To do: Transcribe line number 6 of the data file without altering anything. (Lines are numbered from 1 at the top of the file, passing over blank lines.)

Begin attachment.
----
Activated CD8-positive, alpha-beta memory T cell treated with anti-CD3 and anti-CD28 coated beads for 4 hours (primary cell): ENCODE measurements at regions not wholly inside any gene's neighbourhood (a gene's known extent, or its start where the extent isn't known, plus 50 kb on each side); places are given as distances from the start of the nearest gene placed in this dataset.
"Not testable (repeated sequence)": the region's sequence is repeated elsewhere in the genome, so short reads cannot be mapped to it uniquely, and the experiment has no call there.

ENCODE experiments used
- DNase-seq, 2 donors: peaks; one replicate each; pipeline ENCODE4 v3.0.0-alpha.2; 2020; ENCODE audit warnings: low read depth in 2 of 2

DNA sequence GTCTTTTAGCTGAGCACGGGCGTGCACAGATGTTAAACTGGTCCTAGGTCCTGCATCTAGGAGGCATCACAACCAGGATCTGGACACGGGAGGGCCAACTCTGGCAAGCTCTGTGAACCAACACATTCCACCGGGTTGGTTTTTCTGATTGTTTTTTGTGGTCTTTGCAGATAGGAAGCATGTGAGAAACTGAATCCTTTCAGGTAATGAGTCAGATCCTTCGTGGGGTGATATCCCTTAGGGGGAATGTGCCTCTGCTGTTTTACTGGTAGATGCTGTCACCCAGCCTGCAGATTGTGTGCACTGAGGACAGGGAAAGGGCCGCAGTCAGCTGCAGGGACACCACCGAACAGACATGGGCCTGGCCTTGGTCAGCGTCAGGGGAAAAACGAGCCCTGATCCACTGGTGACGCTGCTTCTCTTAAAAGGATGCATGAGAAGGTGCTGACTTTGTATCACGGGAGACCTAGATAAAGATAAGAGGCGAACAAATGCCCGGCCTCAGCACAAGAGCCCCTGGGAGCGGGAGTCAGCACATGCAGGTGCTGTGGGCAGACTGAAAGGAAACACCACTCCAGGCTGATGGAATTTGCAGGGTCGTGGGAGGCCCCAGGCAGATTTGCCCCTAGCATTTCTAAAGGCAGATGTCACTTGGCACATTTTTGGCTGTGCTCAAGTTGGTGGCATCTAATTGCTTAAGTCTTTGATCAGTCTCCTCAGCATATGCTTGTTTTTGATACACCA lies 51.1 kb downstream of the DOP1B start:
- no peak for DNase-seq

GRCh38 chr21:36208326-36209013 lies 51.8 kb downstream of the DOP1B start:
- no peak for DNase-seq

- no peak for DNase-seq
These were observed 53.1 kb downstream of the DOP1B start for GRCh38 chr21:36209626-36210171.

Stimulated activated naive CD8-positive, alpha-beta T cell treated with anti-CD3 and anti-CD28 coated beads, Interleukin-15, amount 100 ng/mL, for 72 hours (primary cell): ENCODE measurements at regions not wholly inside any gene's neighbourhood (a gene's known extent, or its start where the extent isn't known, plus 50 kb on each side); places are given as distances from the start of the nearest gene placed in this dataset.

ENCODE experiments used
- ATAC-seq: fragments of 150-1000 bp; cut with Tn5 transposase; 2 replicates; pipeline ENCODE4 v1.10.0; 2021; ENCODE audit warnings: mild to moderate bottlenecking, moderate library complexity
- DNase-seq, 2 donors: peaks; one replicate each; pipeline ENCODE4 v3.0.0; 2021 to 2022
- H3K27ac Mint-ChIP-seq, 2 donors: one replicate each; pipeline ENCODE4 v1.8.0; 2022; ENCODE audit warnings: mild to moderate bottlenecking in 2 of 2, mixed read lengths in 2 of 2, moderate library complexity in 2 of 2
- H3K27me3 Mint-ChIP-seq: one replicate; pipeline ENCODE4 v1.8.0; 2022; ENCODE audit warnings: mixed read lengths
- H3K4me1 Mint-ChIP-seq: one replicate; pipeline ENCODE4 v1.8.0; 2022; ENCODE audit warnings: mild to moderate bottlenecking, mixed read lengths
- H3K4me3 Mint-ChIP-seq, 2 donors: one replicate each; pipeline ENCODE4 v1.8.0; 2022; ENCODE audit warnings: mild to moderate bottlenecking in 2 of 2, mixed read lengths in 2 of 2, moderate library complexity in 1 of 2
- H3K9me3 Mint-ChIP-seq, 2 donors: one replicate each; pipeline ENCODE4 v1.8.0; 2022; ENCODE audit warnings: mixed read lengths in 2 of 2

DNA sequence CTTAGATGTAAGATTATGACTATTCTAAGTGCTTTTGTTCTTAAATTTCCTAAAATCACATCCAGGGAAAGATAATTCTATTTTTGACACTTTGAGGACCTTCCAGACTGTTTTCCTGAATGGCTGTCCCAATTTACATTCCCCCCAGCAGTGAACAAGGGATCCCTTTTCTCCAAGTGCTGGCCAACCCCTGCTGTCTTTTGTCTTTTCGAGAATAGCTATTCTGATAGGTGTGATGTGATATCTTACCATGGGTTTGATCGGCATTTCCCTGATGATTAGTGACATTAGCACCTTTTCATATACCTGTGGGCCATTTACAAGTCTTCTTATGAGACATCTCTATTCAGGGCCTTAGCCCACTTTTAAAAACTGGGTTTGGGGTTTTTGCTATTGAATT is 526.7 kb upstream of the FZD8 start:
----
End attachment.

- no peak for DNase-seq